Dan turned on Audio Adrenaline this afternoon just especially to annoy me as I finished cooking lunch because he loves me so.
I used to like them because even though they were Christian (a requisite for my mid-‘90s music collection), the long-haired bass guitarist used to paint his nails. SUCH A REBEL. Anyway, I hadn’t listened to them in 150 years or so, and some of their lyrics startled me today:
“You can take God out of my school
You can make me listen to you
You can take God out of the pledge
But you can’t take God out of my head.”
I was still brainwashed a good conservative Baptist girl when the issue of prayer in public schools stirred up tremendous controversy in the church. I earnestly believed what I was told: that you would be arrested for having a Bible in your backpack or praying at your desk. Of course that was simple misinformation, spread in hysteria by panicked churchgoers. (If any of you are interested in the actual details of Supreme Court rulings, here ya go.) It never has been and probably never will be illegal to pray in schools; it just isn’t legal to force everyone else to participate. (I am so tempted to go ask the hysterical doomsayers of my childhood how they would have reacted if it had been Muslim prayer or Native American rituals or Wiccan chants being banned… but I guess that is just the heathen in me.)
The subject launched Dan and I into one of those long coffee-fueled conversations that remind us how glad we are to be on the same page. (He calls us “conservative hippies,” a fabulous description for two people feeling out the balance between standards and open mindedness.) We’re coming into that delicate stage of parenting where our preschooler absorbs every word she hears and works it into her own context of the world, and I desperately want to protect her from all the damaging teachings I grew up with. For Dan, who grew up in a different (and more, uh, functional) culture, the challenge is in noticing all the subtle hints of religious dogma that pop up.
For instance, I was reading a new picture book to Natalie today—a gift from relatives who no doubt found the story wholesome. However, I almost threw it away when we got to the page when the spoiled little mice realize how ungrateful they’ve been and start to cry. “I’m so dreadfully ashamed of myself,” sobs the girl mouse, who had refused to eat her parsnips on page 6. Wham. One little sentence packing a life-long punch of obligatory guilt. I know it all too well. (I decided not to make a big deal out of it at the time and finished the story—Natalie has a few years yet before she needs to learn about the religious-cultural doctrine of shame—but that book is never going back on her shelf.)
Dan reminded how much of this idea of making oneself miserable to be moral comes from ancient Jewish culture, and later, Roman Catholicism. (It’s not, by the way, from the Bible. In fact, Paul wrote a lengthy letter directly to the Romans explaining that forgiveness was God’s job, not theirs, and was free, free, free, free, and did he mention free?) It’s incredible to me that shame, a monumentally damaging emotion, is held up as a hallmark of holiness in so many circles.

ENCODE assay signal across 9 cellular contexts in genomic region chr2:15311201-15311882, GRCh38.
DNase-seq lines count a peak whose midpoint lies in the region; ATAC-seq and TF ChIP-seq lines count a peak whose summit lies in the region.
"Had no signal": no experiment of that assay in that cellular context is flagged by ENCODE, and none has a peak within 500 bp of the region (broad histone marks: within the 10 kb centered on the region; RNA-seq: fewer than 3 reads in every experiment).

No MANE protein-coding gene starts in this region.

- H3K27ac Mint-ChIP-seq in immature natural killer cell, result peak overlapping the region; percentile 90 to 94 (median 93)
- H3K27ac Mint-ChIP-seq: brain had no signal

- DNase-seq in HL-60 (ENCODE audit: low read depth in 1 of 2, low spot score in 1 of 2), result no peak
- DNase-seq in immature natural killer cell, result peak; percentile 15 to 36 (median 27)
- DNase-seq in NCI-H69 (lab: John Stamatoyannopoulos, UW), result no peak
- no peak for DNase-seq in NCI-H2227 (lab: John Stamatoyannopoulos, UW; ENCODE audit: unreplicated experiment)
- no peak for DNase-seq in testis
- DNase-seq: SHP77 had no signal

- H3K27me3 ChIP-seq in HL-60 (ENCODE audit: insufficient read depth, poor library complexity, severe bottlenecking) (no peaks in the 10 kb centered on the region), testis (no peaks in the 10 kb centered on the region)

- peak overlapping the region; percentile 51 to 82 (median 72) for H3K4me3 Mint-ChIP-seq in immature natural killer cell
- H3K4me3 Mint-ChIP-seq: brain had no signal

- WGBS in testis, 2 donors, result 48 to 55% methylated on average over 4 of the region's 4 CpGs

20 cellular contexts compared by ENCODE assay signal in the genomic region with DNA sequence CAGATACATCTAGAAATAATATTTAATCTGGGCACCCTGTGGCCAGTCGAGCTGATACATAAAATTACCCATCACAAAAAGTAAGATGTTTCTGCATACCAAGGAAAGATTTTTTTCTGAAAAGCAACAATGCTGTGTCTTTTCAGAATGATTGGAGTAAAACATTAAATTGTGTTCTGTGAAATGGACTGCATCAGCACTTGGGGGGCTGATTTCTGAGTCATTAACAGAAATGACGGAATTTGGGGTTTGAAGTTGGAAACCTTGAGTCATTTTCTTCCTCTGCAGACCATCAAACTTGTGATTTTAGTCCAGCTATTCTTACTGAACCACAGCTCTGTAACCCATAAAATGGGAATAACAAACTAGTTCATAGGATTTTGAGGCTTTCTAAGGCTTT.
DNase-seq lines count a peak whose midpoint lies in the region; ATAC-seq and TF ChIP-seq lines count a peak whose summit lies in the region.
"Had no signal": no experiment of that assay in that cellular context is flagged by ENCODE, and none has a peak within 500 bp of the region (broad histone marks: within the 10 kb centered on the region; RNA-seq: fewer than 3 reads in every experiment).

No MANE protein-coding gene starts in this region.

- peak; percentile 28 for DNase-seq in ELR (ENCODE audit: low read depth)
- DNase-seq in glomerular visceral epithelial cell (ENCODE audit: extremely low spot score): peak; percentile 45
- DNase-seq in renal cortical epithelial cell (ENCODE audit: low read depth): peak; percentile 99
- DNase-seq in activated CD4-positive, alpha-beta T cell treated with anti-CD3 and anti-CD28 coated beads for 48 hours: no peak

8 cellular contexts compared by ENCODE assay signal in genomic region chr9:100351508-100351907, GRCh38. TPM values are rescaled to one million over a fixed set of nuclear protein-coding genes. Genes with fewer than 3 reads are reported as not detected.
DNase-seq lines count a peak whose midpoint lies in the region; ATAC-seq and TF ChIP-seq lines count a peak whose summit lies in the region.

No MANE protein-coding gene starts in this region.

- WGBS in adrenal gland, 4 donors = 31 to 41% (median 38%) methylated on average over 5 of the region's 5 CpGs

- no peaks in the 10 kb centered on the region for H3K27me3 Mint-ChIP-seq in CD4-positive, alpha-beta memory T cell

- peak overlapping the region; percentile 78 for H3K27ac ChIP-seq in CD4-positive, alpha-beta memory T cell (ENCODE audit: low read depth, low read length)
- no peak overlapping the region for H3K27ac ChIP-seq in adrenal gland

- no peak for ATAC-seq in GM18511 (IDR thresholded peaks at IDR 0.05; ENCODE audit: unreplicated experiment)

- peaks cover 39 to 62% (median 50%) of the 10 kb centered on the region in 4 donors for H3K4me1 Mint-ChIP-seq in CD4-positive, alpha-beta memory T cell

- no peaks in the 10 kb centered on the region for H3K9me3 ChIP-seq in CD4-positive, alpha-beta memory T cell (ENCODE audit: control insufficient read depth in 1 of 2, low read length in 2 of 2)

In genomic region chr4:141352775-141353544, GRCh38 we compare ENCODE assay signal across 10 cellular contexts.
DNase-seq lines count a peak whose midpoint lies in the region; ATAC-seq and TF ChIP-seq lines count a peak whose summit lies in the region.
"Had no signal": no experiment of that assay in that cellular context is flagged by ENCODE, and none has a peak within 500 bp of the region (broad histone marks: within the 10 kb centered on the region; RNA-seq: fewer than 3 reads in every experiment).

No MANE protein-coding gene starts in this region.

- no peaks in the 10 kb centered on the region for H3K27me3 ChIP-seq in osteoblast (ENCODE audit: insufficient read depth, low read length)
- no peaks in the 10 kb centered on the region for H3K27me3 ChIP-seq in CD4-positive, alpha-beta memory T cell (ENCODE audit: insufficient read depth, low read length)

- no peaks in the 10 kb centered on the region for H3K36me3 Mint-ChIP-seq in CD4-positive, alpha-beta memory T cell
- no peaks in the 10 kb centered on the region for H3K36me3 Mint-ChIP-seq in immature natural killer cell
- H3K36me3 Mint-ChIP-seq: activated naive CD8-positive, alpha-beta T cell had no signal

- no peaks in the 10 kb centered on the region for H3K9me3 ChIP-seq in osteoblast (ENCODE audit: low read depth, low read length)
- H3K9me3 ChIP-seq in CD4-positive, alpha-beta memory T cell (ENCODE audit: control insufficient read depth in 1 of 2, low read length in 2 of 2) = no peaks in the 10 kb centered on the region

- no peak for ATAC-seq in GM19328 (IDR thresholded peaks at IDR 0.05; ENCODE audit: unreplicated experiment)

I’m still unsure how to cultivate the spiritual side of my daughters in a way that will be relevant to them now. I can guarantee I will never be hammering the concept of obedience into their heads as the path to preschool Godliness. (We do teach them to obey us, by the way, just not in the vein of “morality is the point of life, now clean your room.”) Neither will shame or deeply burrowing regret ever be sensations we teach them. We’ll let them read the Bible in time, once they are able to process context and applicability, but there will be no gruesome history lessons for now. (Do you know how many Noah’s Ark-themed gifts I’ve had to throw away? I would like to punch whoever keeps insisting that the story of worldwide homicide and destruction is good for kids just because some animals were involved. And Jesus’s horrific torture, murder, and abandonment by God? They deeply traumatized me as a young child, and I am not willing to put my girls through that at such sensitive ages, no matter how foundational the story is to our faith.)
That only leaves the question of what do we teach them now? I still find myself a bit undone spiritually, decades of righteous BS unraveling while my true un-churchy beliefs begin to form. I feel bad that the girls are not benefitting from a mother who has her own convictions figured out like the mothers of my past all did (or pretended to), but perhaps my honesty in the matter will be enough. Maybe my lack of pretensions can accomplish what severe doctrine failed to do for me: inspire their spirituality to grow and breathe and seek out the truth with confidence.